In addition, it appears to us that focusing just on photospheric coronal hole connections may be somewhat misleading. Even when coronal holes are only linked in the photosphere, we find that they connect robustly in the low corona along the separator field line. This topological feature is extremely favorable for magnetic reconnection compared to isolated null points, because it can occur over the entire length of the separator rather than being confined to a small region around the nulls (a comprehensive analysis of this issue is recently given by Parnell et al. (2010)). Therefore, the most interesting processes are expected to develop at these separators and they will be in the focus of our future studies.

4 Implications for the Coronal Physics

The considered example has several important implications for the coronal physics, particularly, for understanding the solar wind nature. Let us start to discuss them by considering first the map of coronal holes calculated in MHD simulations of the corona during the time period of the total solar eclipse 2008 August 1 (Rušin et al., 2010). This map is shown in Figure 9 (top panel), where the coronal holes are shaded in dark blue and red at negative and positive polarities, respectively, and superimposed on the photospheric distribution that is used as input data for the MHD model. One can clearly see from this panel that coronal holes of both polarity occupy multiply-connected domains with many apparently disconnected components at low latitudes. Similarly to what we had in our simple example considered in the previous sections, the coronal holes are disconnected here by parasitic polarity regions of opposite sign compared to the holes.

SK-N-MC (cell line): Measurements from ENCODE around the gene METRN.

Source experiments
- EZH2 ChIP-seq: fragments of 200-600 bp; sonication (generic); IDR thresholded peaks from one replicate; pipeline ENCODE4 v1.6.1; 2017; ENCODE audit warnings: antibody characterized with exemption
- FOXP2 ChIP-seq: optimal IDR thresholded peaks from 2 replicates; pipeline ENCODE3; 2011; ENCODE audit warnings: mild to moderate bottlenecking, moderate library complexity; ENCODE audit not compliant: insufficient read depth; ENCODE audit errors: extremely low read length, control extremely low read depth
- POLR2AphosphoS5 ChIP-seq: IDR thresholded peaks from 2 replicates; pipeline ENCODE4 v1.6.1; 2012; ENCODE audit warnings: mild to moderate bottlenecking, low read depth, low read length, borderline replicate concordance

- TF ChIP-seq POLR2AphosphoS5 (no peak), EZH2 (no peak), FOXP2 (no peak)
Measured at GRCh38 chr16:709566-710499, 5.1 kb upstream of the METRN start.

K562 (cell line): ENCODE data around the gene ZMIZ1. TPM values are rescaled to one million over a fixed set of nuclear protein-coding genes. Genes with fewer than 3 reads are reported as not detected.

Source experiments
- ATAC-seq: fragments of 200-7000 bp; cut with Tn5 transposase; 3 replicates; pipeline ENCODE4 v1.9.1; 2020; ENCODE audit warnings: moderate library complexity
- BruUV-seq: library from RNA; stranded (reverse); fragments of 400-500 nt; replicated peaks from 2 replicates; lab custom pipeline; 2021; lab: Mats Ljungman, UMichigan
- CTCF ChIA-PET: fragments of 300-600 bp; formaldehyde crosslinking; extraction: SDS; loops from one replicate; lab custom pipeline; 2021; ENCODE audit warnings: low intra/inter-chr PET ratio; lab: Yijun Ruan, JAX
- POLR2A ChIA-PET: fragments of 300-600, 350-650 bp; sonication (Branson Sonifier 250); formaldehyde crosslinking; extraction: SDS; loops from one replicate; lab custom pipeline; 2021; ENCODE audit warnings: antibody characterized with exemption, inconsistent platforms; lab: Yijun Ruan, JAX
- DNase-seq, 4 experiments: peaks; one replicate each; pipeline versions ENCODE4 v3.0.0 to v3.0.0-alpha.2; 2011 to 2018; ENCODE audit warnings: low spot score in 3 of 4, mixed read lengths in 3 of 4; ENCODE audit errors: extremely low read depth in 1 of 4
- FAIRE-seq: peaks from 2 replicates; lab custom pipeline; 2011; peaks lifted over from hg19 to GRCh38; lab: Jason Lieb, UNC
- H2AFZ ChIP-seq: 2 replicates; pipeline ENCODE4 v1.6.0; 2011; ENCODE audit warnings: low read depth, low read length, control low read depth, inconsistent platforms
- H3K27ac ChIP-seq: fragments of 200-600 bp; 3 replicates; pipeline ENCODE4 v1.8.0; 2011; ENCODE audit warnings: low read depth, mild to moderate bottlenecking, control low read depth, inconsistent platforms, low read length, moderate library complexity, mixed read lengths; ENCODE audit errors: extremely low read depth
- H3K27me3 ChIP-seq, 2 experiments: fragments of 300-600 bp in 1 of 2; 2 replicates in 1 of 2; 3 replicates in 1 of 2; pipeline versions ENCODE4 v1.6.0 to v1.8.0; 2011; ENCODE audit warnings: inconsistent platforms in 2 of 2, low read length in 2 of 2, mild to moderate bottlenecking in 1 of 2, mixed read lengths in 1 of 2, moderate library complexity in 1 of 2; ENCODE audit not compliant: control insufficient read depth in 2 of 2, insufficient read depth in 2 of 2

Trying to verify our extended uniqueness conjecture in this eclipse case, we have found that the value

(15)

is very convenient for characterizing the photospheric coronal hole linkages. Here the expression under the logarithm is an exact expression for the squashing factor () in terms of its asymptotic values (Titov et al., 2002; Titov, 2007). This value practically coincides at with taken with the sign of at the boundary, so we call it signed log or simply . Applying the red-blue palette to the distributions, we are able to simultaneously visualize (quasi-)separatrix footprints and the sign of the respective magnetic polarities. The bottom panel in Figure 9 shows the photospheric distribution for the eclipse case together with the coronal holes shaded in the same way as in the top panel.